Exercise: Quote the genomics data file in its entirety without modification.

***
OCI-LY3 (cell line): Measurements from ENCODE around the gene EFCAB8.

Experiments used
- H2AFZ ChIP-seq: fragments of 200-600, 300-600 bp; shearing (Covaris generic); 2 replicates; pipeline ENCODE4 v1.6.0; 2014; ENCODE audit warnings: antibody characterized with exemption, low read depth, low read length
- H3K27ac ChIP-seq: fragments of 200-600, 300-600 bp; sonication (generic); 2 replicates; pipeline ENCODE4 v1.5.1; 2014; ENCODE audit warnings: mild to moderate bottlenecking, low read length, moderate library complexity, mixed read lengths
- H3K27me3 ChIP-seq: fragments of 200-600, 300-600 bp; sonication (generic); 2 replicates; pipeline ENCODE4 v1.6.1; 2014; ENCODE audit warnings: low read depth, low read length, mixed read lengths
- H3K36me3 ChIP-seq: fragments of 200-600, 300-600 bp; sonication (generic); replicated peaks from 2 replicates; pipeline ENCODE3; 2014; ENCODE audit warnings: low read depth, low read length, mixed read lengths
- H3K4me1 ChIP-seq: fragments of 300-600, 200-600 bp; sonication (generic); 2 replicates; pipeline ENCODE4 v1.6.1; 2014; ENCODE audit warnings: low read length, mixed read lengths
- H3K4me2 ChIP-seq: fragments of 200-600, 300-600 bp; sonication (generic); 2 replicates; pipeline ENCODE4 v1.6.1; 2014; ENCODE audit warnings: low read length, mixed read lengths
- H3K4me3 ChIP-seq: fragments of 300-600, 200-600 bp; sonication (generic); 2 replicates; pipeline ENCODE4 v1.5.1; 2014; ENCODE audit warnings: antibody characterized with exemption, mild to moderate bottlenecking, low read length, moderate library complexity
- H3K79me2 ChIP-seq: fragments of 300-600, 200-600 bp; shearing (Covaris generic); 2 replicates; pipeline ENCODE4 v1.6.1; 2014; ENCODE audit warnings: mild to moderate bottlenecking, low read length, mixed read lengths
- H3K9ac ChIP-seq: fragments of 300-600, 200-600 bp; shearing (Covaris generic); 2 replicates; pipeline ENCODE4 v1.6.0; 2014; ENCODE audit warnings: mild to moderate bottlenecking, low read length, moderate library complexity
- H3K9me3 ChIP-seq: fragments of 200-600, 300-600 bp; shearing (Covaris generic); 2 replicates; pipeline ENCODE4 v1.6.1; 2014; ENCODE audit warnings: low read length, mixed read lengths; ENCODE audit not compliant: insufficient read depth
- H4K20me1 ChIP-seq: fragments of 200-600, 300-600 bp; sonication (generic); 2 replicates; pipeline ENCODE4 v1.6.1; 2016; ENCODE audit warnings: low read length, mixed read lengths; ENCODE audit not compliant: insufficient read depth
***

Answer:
OCI-LY3 (cell line): Measurements from ENCODE around the gene EFCAB8.

Experiments used
- H2AFZ ChIP-seq: fragments of 200-600, 300-600 bp; shearing (Covaris generic); 2 replicates; pipeline ENCODE4 v1.6.0; 2014; ENCODE audit warnings: antibody characterized with exemption, low read depth, low read length
- H3K27ac ChIP-seq: fragments of 200-600, 300-600 bp; sonication (generic); 2 replicates; pipeline ENCODE4 v1.5.1; 2014; ENCODE audit warnings: mild to moderate bottlenecking, low read length, moderate library complexity, mixed read lengths
- H3K27me3 ChIP-seq: fragments of 200-600, 300-600 bp; sonication (generic); 2 replicates; pipeline ENCODE4 v1.6.1; 2014; ENCODE audit warnings: low read depth, low read length, mixed read lengths
- H3K36me3 ChIP-seq: fragments of 200-600, 300-600 bp; sonication (generic); replicated peaks from 2 replicates; pipeline ENCODE3; 2014; ENCODE audit warnings: low read depth, low read length, mixed read lengths
- H3K4me1 ChIP-seq: fragments of 300-600, 200-600 bp; sonication (generic); 2 replicates; pipeline ENCODE4 v1.6.1; 2014; ENCODE audit warnings: low read length, mixed read lengths
- H3K4me2 ChIP-seq: fragments of 200-600, 300-600 bp; sonication (generic); 2 replicates; pipeline ENCODE4 v1.6.1; 2014; ENCODE audit warnings: low read length, mixed read lengths
- H3K4me3 ChIP-seq: fragments of 300-600, 200-600 bp; sonication (generic); 2 replicates; pipeline ENCODE4 v1.5.1; 2014; ENCODE audit warnings: antibody characterized with exemption, mild to moderate bottlenecking, low read length, moderate library complexity
- H3K79me2 ChIP-seq: fragments of 300-600, 200-600 bp; shearing (Covaris generic); 2 replicates; pipeline ENCODE4 v1.6.1; 2014; ENCODE audit warnings: mild to moderate bottlenecking, low read length, mixed read lengths
- H3K9ac ChIP-seq: fragments of 300-600, 200-600 bp; shearing (Covaris generic); 2 replicates; pipeline ENCODE4 v1.6.0; 2014; ENCODE audit warnings: mild to moderate bottlenecking, low read length, moderate library complexity
- H3K9me3 ChIP-seq: fragments of 200-600, 300-600 bp; shearing (Covaris generic); 2 replicates; pipeline ENCODE4 v1.6.1; 2014; ENCODE audit warnings: low read length, mixed read lengths; ENCODE audit not compliant: insufficient read depth
- H4K20me1 ChIP-seq: fragments of 200-600, 300-600 bp; sonication (generic); 2 replicates; pipeline ENCODE4 v1.6.1; 2016; ENCODE audit warnings: low read length, mixed read lengths; ENCODE audit not compliant: insufficient read depth